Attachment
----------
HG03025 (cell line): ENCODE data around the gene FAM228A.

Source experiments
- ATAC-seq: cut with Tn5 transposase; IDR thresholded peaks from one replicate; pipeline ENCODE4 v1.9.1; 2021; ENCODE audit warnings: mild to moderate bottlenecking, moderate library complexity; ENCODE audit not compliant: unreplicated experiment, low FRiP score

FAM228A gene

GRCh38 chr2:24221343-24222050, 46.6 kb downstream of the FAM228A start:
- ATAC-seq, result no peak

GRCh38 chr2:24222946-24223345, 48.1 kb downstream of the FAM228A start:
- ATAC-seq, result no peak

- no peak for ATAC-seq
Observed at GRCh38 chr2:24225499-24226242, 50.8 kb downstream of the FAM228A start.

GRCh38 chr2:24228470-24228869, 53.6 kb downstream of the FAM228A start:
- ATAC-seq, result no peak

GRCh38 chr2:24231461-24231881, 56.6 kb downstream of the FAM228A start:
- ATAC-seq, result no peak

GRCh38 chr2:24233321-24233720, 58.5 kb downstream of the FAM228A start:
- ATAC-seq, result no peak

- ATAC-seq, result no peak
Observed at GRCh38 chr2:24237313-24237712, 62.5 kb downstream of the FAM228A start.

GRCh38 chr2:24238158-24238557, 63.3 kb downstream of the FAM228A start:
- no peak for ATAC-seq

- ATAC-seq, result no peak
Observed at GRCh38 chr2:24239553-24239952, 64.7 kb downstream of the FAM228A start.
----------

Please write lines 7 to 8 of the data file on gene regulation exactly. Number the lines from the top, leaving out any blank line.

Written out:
GRCh38 chr2:24222946-24223345, 48.1 kb downstream of the FAM228A start:
- ATAC-seq, result no peak